Articles Posted in Civil Procedure

by
Anwar, a U.S. citizen, was hired to work for MEG International in Dubai. Anwar alleges that, following her promotion, her supervisor, Ramachandran, began harassing her about working when she had young children; openly made comments about not needing highly-paid female employees; and expressed his disapproval of Anwar’s divorce, going so far as to meet with her husband. Anwar alleges that this culminated in her termination, one day after she initiated her divorce. Anwar sued in a Dubai court and obtained severance pay. She argues that Dubai’s courts could not provide a sufficient remedy for sex and marital status discrimination. Anwar filed a complaint in Michigan, alleging that she was impermissibly terminated because of her gender, religion, national origin, and marital status, citing Title VII; the Michigan Elliott-Larsen Civil Rights Act; and breach contract. The district court dismissed claims against Ramachandran for lack of personal jurisdiction and opened discovery for limited purposes: Investigating Anwar’s allegations that MEG International does business as MEG America and that the MEGlobal subsidiaries act as a single entity and Anwar’s allegation that Ramachandran and other MEG managers are employed by Dow. Dow obtained a protective order to prohibit depositions. The Sixth Circuit affirmed dismissal of all claims. Anwar did not allege facts, aside from those demonstrating possible macromanagement, that MEG International is the alter ego of MEG Americas. Under Michigan law, the separate entities will be respected unless “a contrary determination would be inequitable.” View "Anwar v. Dow Chemical Co." on Justia Law

by
Debtor filed several unsuccessful lawsuits to invalidate Sandlin Farm's Deutsche Bank mortgage. Debtor, d/b/a Sandlin Farms sought Chapter 12 bankruptcy relief but did not propose to pay that mortgage nor a BoA mortgage on other property. Debtor filed adversary complaints to avoid the liens. The Trustee moved to dismiss the case due to inaccurate monthly reports and Debtor’s inability to generate sufficient income to implement his plan if the liens were valid. The Bankruptcy Court dismissed the Deutsche Bank adversary proceeding, citing res judicata. Debtor voluntarily dismissed the BoA proceeding but did not re-notice the confirmation hearing or amend the plan. The court denied Debtor’s motion to stay pending appeal of the Deutsche Bank dismissal and set a hearing on the Trustee's motion. Debtor resisted scheduling depositions and requested time to find new counsel. The Trustee then sought Dismissal as a Sanction for Failure to Cooperate with Discovery. Debtor did not appear at the hearing. The Bankruptcy Court dismissed (11 U.S.C. 1208(c)) based on inability to present a timely confirmable plan; unreasonable delay; and a continuing loss to the estate without reasonable likelihood of rehabilitation. The Bankruptcy Appellate Panel affirmed. Although Debtor had actual notice of the hearing, it was not reasonably calculated to give him sufficient notice of exactly what issues would be addressed nor an opportunity to be heard. Nonetheless, Debtor failed to refute that cause existed to dismiss the case, so the error was not prejudicial. View "In re: Haffey" on Justia Law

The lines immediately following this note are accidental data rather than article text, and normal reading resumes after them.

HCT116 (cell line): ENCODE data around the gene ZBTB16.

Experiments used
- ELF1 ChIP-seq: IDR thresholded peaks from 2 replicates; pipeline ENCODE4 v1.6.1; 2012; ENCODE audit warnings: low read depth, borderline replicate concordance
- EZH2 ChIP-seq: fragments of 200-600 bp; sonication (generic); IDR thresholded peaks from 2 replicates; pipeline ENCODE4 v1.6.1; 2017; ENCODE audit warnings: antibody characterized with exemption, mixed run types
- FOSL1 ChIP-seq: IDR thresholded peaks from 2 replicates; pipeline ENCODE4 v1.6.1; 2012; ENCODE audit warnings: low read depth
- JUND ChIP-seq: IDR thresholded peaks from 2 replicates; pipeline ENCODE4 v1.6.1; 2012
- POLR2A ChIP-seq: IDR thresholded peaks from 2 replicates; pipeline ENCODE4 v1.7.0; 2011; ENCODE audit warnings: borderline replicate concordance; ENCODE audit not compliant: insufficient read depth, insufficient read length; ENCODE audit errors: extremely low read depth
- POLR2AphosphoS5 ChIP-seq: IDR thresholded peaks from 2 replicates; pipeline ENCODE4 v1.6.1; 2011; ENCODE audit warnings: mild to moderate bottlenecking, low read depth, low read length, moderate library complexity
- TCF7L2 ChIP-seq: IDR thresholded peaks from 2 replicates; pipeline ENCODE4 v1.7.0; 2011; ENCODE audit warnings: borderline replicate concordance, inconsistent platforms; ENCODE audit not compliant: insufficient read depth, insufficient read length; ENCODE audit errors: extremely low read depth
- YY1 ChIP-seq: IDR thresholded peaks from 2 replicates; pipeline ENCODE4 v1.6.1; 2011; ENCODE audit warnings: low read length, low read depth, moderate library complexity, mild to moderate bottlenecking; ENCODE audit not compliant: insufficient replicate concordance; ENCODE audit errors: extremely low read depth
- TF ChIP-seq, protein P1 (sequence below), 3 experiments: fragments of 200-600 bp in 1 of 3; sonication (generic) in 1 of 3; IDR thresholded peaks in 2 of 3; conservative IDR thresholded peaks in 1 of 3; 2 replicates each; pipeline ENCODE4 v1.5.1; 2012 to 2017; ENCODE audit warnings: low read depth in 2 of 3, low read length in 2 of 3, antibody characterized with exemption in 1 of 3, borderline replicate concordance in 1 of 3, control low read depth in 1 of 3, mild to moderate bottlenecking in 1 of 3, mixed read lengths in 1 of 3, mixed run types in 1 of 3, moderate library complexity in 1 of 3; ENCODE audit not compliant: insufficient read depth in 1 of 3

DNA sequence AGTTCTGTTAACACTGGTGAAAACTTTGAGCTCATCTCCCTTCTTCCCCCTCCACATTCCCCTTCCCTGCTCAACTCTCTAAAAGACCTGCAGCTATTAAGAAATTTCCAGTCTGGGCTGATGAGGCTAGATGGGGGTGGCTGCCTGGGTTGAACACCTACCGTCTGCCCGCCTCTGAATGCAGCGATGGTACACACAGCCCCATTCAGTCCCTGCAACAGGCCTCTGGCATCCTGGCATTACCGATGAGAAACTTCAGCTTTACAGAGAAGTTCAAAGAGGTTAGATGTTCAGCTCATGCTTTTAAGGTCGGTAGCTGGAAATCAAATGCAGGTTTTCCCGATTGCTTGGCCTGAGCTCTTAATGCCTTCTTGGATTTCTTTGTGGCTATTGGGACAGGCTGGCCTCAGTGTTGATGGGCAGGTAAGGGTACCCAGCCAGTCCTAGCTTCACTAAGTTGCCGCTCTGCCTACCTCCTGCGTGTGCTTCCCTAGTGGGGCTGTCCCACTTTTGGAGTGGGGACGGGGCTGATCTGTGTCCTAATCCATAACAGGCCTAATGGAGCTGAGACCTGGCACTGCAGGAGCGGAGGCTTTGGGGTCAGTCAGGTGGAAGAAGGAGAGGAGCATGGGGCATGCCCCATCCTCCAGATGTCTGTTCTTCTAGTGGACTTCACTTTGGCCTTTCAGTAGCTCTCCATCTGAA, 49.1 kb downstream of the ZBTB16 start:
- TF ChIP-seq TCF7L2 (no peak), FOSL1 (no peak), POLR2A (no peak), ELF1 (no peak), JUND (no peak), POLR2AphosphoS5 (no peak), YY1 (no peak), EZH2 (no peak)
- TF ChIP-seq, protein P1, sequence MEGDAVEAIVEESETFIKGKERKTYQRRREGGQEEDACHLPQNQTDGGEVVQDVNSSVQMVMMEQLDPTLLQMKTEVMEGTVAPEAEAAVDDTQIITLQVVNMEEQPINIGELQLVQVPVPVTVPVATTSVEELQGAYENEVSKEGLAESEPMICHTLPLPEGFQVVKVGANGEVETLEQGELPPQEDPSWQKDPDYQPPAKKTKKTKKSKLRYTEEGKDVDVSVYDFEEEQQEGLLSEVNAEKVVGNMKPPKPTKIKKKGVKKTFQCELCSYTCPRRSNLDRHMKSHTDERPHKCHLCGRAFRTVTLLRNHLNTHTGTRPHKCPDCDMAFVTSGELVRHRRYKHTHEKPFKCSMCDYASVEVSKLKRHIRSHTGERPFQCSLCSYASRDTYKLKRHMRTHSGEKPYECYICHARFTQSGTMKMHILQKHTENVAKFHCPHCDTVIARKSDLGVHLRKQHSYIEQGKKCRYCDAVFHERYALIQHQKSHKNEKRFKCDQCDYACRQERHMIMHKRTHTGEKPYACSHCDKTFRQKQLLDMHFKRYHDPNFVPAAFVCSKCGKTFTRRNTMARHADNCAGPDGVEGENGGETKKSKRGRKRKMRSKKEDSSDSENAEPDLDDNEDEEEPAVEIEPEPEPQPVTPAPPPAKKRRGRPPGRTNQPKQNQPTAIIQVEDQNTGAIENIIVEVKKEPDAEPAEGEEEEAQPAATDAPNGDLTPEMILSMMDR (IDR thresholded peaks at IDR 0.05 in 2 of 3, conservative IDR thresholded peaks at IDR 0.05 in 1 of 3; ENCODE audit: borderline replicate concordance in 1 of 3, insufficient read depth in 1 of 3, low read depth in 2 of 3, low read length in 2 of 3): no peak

by
Robinson is a stockholder in the Federal National Mortgage Association (Fannie Mae) and the Federal Home Loan Mortgage Corporation (Freddie Mac) (the Companies), for-profit corporations organized by the government under 12 U.S.C. 1716-1723 and 1451-1459. During the economic recession in 2007–2008, Congress enacted the Housing and Economic Recovery Act (HERA), which created the Federal Housing Finance Agency (FHFA), and authorized FHFA to place the Companies in conservatorship. The Companies, through FHFA, entered into agreements with the Department of the Treasury that allowed the Companies to draw funds from Treasury in exchange for dividend payments and other financial benefits. An Amendment to those agreements modified the dividend payment structure and required the Companies to pay to Treasury, as a quarterly dividend, an amount just short of their net worth. The Amendment effectively transferred the Companies’ capital to Treasury and prevented dividend payments to junior stockholders, such as Robinson. Robinson brought suit. The district court found and the Sixth Circuit affirmed that Robinson’s claims under the Administrative Procedures Act were barred by HERA’s limitation on court action and that Robinson had failed to state a claim upon which relief can be granted. Robinson failed to demonstrate that FHFA or Treasury exceeded the statutory authority granted by HERA. View "Robinson v. Federal Housing Finance Agency" on Justia Law

by
Martin, proceeding pro se, filed a late notice of appeal. In response to a show cause order, he claims that he did not receive timely notice of the underlying judgment. Federal Rule of Appellate Procedure 4(a)(6) requires Martin to seek relief in the district court. He did not. The Sixth Circuit dismissed, concluding it lacked jurisdiction over his appeal. The timely filing of a notice of appeal in a civil case is a jurisdictional requirement. The losing party has 30 days to file a notice of appeal after entry of an adverse judgment, 28 U.S.C. 2107(a), but can move the district court for an extension based on “excludable neglect or good cause” or can move to reopen the time to file an appeal if it did not receive proper notice of the underlying judgment. Both options require a “motion” in which the losing party asks the district court for more time. The “motion” is not the same thing as the “notice” a party must file to appeal and the rules do not vest the district court with power to extend time without a motion in civil cases. View "Martin v. Sullivan" on Justia Law

Posted in: Civil Procedure

by
Mokdad, a naturalized U.S. citizen, sought injunctive relief against the Attorney General, the FBI, and the Director of the Terrorist Screening Center (TSC) based on alleged instances where he was denied boarding on commercial airline flights between the U.S. and his native country, Lebanon. Claiming that his application for redress under the Department of Homeland Security Traveler Redress Inquiry Program (DHS TRIP) was not adequately resolved, he requested that the court order his removal from the No Fly List and any other such list. The Sixth Circuit reversed the district court’s conclusion that it lacked subject matter jurisdiction On remand, TSC re-examined Mokdad’s DHS TRIP request, notified him that he was not on the No Fly List, and issued a declaration that Mokdad is not on the No Fly List and will not be placed back on the list based on the currently available information. The district court dismissed. The Sixth Circuit affirmed. Mokdad’s case is moot in light TSC’s declaration. Even if Mokdad has been placed on another watch list, or is experiencing delays as he alleged, Mokdad did not identify any other lists or defendants, precluding effectual relief. If Mokdad believes that he is on another government list, the remedy is to file a new action. View "Mokdad v. Sessions" on Justia Law